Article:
Pollinators: our struggling superheroes!
By Earth Trust, May 2022
Although honeybees get most of the attention, more than 1,500 different insect species are pollinating plants in the UK. Bumblebees, wasps, butterflies, moths, and beetles all contribute to this vitally important process.
Did you know? 35% of the world’s crop production depends on insects for pollination.
One third of the food we eat, including fruit, vegetables, chocolate, coffee, nuts, and spices, is created with the help of pollinators. Without the service that nature provides, some of that food would become a lot harder to grow and more expensive.
Worryingly, insect pollinator species are in dramatic decline as biodiversity loss around the planet accelerates. Climate change, habitat destruction and degradation due to urbanisation and agriculture, and even light pollution (affecting night-time pollinators), are all having an impact.
How we can help
On the land that Earth Trust care for and protect, our management techniques ensure that bees, butterflies and other wild pollinators can find plenty of food, nesting and overwintering sites, and good shelter enabling them to travel safely to forage.
We do this on our farmland by: planting a variety of crops, maintaining wide wildflower field margins, using grazing cattle to manage our meadows, and minimising our use of pesticides on our crops.
At our heritage sites and community reserves, we create hedgerow and woodland habitats for pollinators making sure there are wildflowers to provide the pollen and nectar they need for food, and habitat features which provide the nesting sites and shelter they need to survive.
Pollinators, quite simply, need more plants in our gardens, balconies, allotments, farms, and in the landscape around our homes and across our towns and cities.
5 simple things to do at home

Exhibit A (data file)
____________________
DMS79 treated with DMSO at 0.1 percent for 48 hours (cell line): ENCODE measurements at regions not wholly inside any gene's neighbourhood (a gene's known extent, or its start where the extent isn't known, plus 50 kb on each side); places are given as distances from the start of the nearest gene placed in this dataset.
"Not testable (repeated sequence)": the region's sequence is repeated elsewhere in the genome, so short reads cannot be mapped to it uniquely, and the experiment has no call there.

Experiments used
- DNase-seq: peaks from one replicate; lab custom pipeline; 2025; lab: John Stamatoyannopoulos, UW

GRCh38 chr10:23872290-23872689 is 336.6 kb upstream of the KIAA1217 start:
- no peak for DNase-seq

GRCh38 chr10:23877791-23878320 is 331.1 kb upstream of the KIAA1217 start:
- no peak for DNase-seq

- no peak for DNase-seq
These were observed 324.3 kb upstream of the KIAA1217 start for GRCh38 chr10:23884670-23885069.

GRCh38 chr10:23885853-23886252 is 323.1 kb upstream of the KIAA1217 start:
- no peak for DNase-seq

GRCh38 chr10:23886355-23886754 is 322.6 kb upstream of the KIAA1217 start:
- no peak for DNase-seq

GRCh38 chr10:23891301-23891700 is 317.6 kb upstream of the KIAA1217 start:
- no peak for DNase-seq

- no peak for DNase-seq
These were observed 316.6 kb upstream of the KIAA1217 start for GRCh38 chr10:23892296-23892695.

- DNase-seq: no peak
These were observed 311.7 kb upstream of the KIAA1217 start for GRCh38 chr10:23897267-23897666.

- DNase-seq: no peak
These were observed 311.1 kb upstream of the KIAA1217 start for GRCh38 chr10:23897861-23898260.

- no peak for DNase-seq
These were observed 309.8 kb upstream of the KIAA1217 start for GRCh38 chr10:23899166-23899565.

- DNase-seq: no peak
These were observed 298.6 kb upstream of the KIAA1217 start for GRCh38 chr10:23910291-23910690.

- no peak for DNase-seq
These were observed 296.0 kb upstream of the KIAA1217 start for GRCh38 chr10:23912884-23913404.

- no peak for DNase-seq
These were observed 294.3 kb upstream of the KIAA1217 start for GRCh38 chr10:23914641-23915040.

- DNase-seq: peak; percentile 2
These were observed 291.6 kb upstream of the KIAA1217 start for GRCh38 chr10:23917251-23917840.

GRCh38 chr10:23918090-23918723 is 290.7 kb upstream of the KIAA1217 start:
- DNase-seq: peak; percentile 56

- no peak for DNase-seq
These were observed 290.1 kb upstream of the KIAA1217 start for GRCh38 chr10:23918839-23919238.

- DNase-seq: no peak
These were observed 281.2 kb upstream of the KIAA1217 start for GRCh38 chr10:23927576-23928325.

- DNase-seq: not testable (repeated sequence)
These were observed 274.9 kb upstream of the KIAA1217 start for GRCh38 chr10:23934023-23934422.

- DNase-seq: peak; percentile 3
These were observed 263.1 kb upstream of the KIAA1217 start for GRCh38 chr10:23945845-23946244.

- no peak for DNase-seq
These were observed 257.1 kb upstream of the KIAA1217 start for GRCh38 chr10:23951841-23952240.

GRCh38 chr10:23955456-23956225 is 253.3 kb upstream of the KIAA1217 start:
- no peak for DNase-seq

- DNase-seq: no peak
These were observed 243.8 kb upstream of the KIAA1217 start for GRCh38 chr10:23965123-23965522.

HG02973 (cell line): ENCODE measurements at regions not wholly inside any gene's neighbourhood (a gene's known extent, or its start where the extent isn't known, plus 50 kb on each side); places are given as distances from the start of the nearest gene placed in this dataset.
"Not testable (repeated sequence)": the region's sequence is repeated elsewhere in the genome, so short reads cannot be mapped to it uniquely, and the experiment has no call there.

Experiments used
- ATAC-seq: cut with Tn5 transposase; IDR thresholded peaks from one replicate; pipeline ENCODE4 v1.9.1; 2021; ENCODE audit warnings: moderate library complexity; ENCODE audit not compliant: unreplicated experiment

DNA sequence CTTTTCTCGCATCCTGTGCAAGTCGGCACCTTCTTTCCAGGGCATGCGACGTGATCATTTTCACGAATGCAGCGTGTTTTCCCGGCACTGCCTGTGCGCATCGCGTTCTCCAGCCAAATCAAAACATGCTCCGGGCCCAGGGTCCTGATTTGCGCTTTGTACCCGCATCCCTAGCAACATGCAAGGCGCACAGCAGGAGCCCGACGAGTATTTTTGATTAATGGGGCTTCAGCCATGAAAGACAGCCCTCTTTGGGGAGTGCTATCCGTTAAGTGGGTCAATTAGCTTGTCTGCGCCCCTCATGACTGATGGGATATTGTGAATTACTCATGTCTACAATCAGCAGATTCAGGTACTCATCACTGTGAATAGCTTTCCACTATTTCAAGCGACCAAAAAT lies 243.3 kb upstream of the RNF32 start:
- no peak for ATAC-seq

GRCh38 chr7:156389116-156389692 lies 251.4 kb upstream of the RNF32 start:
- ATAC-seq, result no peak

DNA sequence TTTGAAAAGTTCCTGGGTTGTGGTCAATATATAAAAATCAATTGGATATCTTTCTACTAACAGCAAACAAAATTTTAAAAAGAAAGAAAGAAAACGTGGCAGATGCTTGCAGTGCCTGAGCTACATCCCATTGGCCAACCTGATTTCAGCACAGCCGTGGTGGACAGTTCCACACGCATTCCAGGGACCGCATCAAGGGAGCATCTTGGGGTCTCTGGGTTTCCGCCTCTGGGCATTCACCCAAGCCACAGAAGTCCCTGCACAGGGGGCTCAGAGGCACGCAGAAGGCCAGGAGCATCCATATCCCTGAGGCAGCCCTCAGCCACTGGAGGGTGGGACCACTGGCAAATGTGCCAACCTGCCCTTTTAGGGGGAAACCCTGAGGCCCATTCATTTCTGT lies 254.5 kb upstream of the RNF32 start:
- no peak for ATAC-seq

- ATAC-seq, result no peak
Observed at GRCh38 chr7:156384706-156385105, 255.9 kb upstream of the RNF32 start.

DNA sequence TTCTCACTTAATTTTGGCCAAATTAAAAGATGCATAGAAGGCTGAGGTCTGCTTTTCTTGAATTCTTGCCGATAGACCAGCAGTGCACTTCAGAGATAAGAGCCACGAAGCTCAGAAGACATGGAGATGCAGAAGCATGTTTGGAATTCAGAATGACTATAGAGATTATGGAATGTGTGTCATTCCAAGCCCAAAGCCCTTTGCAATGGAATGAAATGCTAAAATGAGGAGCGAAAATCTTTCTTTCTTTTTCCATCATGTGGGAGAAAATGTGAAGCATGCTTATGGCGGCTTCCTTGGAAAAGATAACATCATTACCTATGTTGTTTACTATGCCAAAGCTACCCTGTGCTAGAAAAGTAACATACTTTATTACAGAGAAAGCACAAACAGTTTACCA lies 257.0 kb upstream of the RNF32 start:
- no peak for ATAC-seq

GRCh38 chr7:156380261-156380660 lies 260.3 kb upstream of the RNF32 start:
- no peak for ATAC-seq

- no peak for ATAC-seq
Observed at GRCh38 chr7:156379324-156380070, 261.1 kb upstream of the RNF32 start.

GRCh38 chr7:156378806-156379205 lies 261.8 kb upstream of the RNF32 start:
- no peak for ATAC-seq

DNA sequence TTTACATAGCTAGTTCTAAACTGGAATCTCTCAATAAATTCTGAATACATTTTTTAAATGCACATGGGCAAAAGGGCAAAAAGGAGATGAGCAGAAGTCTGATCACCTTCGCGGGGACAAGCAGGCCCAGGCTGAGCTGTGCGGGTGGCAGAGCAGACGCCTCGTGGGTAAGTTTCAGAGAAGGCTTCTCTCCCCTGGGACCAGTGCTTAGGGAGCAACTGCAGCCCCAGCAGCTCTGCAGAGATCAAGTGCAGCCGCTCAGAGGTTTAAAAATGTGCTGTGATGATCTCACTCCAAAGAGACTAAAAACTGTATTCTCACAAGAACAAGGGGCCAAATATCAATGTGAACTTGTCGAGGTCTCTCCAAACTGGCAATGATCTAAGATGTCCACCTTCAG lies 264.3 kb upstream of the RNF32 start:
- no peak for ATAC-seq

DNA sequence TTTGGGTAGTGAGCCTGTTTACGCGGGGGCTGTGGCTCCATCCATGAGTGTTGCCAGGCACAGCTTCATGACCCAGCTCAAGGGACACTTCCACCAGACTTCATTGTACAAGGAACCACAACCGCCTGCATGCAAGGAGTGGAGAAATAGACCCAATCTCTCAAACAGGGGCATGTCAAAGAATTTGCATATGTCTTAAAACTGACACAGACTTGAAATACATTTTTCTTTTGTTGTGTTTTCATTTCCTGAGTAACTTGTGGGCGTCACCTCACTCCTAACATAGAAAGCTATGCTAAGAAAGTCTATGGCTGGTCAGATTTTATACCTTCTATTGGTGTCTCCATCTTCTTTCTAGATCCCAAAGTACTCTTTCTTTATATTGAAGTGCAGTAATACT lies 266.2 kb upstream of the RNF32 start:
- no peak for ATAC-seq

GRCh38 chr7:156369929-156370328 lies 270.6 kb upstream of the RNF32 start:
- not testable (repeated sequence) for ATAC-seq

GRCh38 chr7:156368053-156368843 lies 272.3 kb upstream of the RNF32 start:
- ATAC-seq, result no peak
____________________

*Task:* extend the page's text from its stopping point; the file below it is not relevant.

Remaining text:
1. Grow pollinator-friendly plants in your garden or on your windowsill.
Flowers, shrubs and trees provide much needed nectar and pollen as food for hungry bees and other pollinators throughout the year. Pussy willow, primroses and crocuses in spring, lavenders, meadow cranesbill and ox-eye daisies in summer, ivy and hebes in autumn, and mahonia shrubs and cyclamen in winter. Some easy-to -grow (stick them in a pot and let nature do its work!) options for your window box or patio pot are Alliums and Chives, Rosemary, Thyme and Geraniums. Make sure they’re well watered, as thirsty plants won’t produce nectar.
2. Let your garden grow a little wilder.
Cut your grass less often and, ideally, leave a patch to grow wild with plants like stinging nettles clover and dandelions. These wild flowers and additional leaves will provide food sources for caterpillars and breeding places for butterflies and moths. You’ll make a big difference to our pollinators, with zero effort!
3. Try not to disturb insect nests and hibernation spots.
As well as making sure there’s enough food throughout the year for insect pollinators, it’s also important to make sure they can nest in safety. They, and the next generation, need to survive over winter, to start pollinating again the following spring.
4. Avoid using pesticides.
Think carefully about using chemicals especially where pollinators are active or nesting, or where plants are in flower. Consider physically removing pests or using barriers to deter them instead. Only use pesticides if absolutely necessary, and always follow the label instructions.
5. Build a home for solitary bees.
Solitary bees aren’t like honeybees that live in hives. As their name suggests, they make their nests on their own and lay their eggs in tunnels, such as in dead wood or hard soil. A bee hotel mimics these conditions. The RSPB have a useful video guide showing how to make a 5-star bee hotel.
The Bumblebee Conservation Trust also provide step-by-step instructions on how to make your own nest spot out of a flower pot!
And Eco Attractions’ ‘Project Pollinate‘ fun guide has some top tips and resource ideas so you can help pollinators find safe places to nest, feed and drink all year round.
We can all support our superheroes!
Find out more about the Bumblebee Conservation Trust ‘Bee the change’ campaign and how your local area can become more bumblebee friendly.